The Highs and Lows of Hybrid
For those of us on the hybrid model, we are physically attending school for about as much time as we did in preschool. In some ways, this laid-back schedule feels too good to be true. For those in the AM cohort, 11:07 has become the new 3:02, with the school day ending after only half a day. For those in the PM cohort, 12:33 is the new 8:30 and what used to be the long haul to 3:02 is now a breeze. Whether you attend class according to the AM, PM, full day, or completely remote class schedule, your situation definitely feels different, and with it comes many new pros and cons.
When it comes to getting ready in the morning, the students in the AM cohort definitely have it the hardest. The PM and fully remote students don’t have to worry about actually getting to school in the morning, adding invaluable minutes to their alarm times. Also, for those who want to attend morning extra help sessions, wake-up times are even earlier. The real jackpot though, especially if you are an AM student, is to have nothing scheduled for Block A. If we’re being completely honest, any time-efficient PM or virtual student just rolls out of bed, maybe scrambles to eat a quick breakfast, throws on a hoodie and opens up the Meet in a span of about ten minutes. And while that extra time lying in bed is nice, the virtual AM kids know that cutting it close and then stumbling into a host of technical difficulties isn’t the best start to a day either. As one AM student put it, “I get my day started with energy. I feel awake by the time I start online school in the afternoon, whereas in the spring I was exhausted in the morning because I had just rolled out of bed.”
The transition period is a break for all of us; a siesta of sorts. For most of us, though, the “transition” period extends well beyond Blocks C and D. Because they lack an official lunch period, which may result in their getting extra free periods or because they have Band or Chorus most day, some students have almost three-hour breaks between the morning and afternoon. Without the need to travel to and from school, fully remote students accumulate even more unscheduled time. The new schedule has definitely brought its challenges, but it’s also made some parts of our day-to-day high school routines much easier and more relaxed.
For the PM students, ending the day without worrying about mics, cameras, backgrounds, wifi, and all the other aspects of remote learning feels like a treat. Still, it’s weird to first walk in the door of a classroom at 1:30 in the afternoon. Again, it’s different, but by no means is it terrible.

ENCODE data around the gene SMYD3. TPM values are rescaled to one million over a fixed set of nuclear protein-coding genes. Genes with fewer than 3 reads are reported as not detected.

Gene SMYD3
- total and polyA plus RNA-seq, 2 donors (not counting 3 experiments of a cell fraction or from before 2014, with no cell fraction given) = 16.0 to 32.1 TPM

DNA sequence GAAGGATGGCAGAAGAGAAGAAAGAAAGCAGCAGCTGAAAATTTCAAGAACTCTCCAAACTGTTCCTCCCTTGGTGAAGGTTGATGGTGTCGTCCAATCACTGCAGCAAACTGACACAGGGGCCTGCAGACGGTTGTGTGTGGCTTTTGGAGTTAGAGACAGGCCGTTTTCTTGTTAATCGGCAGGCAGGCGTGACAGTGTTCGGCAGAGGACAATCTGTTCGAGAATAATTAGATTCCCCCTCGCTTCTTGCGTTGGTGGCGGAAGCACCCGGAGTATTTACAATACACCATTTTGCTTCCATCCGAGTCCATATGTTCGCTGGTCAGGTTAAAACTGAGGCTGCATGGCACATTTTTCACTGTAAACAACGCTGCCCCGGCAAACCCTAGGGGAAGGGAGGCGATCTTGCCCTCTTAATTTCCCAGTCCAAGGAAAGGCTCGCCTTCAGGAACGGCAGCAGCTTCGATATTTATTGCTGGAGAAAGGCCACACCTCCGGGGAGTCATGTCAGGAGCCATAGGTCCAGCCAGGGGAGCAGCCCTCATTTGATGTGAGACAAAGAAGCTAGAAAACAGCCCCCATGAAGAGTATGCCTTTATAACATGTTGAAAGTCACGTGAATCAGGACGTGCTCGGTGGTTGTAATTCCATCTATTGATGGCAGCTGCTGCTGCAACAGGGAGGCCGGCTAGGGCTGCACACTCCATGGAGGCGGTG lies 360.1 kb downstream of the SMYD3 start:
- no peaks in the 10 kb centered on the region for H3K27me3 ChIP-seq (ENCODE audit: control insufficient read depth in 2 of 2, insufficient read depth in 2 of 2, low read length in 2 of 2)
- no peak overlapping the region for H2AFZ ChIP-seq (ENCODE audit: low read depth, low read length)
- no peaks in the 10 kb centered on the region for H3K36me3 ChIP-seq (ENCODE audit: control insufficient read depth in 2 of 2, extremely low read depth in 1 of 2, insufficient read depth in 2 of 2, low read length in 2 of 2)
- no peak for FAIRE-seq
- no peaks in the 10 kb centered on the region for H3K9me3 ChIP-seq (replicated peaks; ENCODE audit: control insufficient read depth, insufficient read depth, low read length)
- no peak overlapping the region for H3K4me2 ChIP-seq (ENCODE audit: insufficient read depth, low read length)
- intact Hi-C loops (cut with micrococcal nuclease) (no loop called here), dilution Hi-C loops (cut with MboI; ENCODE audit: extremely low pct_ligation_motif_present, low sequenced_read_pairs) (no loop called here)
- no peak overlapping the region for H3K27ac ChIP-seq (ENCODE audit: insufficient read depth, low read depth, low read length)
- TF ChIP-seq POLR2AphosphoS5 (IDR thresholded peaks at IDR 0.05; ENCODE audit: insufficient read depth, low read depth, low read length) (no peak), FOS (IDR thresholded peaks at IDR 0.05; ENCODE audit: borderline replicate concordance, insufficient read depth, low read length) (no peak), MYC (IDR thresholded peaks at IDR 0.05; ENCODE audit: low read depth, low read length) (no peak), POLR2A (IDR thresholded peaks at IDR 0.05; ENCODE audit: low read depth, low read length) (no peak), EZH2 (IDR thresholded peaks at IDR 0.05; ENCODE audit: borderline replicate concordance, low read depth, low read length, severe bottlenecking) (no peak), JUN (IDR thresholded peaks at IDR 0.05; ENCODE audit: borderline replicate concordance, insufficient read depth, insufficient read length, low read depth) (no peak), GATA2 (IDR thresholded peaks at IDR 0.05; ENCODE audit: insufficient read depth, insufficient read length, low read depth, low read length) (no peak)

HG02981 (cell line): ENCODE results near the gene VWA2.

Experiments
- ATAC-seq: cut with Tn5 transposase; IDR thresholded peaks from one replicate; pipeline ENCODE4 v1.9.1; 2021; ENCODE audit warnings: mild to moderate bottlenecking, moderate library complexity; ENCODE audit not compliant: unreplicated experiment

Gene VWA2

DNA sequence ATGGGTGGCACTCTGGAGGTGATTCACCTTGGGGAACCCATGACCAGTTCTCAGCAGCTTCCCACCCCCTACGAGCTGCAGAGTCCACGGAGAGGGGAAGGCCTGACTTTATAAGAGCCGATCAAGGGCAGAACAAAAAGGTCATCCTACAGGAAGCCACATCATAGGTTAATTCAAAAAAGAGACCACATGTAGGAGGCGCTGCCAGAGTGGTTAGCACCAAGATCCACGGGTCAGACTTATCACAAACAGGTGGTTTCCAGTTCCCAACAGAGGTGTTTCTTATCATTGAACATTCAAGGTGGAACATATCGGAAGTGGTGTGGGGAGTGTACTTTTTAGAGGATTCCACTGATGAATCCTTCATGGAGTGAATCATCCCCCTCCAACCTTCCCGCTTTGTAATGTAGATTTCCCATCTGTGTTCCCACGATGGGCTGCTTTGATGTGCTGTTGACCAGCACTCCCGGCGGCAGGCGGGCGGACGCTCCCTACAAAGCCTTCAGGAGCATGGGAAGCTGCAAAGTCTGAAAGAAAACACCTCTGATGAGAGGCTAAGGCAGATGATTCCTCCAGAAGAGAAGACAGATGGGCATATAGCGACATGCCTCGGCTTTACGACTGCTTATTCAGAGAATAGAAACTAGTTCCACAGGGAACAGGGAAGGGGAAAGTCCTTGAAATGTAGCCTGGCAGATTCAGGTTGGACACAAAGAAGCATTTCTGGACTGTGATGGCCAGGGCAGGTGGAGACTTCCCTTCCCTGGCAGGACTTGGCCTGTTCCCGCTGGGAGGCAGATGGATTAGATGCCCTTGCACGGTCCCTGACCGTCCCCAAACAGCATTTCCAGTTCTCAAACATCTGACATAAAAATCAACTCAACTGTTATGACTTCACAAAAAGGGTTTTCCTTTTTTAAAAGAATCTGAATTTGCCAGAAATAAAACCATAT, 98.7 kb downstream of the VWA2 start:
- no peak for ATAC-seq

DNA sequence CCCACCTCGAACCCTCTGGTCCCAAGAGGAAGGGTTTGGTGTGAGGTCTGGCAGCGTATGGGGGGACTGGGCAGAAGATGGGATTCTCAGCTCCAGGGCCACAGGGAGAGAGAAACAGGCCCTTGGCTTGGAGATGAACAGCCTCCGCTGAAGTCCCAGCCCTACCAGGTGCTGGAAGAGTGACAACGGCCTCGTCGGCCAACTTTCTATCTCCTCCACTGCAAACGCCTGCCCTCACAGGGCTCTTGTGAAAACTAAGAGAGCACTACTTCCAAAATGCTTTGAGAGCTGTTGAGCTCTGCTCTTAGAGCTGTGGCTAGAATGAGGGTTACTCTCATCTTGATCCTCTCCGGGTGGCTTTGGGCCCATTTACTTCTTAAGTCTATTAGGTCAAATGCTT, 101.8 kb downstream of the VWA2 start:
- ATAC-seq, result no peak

We also all know that being virtual, at any part of that day, has its unfortunate drawbacks. Whenever a teacher calls on you, you experience that awkward half-second of tension as your cursor struggles to get that white bar with the unmute button to appear. Picturing your in-person peers, rolling their eyes at your technical difficulties doesn’t even make your computer go any faster. And, any time you speak, it feels like you’re definitely interrupting someone, either in class or on the Meet with you.
The restroom situation is a whole other topic to discuss. In school, personally, I was hesitant to use the restroom when everything was normal, but in-school bathroom use has decreased even further during the pandemic. If you’re virtual and in a class, do you still have to ask to go? I mean it’s your bathroom, right? One friend of mine thought that he didn’t have to ask, and, so, he turned his camera and mic off to use his bathroom quickly. Little did he know, moments after he departed his desk, his teacher asked him to turn his mic and camera back on. The conversation when he returned wasn’t one either party ever thought they would have to have.
Other problems arise while trying to complete homework after a long day of hybrid learning. “One time,” Nirvaan Nagaldinne (‘23) recalls, “my dog took my notes that were laying on the floor. Luckily, I didn’t need them, but they were covered with saliva when I found them.” Next thing he knew, he was wrangling the notes out of his dog’s mouth, just moments away from actually having a real “my dog ate my homework” incident. By now, we’ve all had our own versions of awkward remote school moments like these.
The virtual model is worlds better than it was in the spring. And while it may be for just two and a half hours, if that, it’s very nice to have the option to physically attend school. No matter what model you’re in, it requires some adapting. There’s no question that an Edgemont High School day in 2020 lacks the all-day intensity that it used to have, but I don’t think many of us are complaining.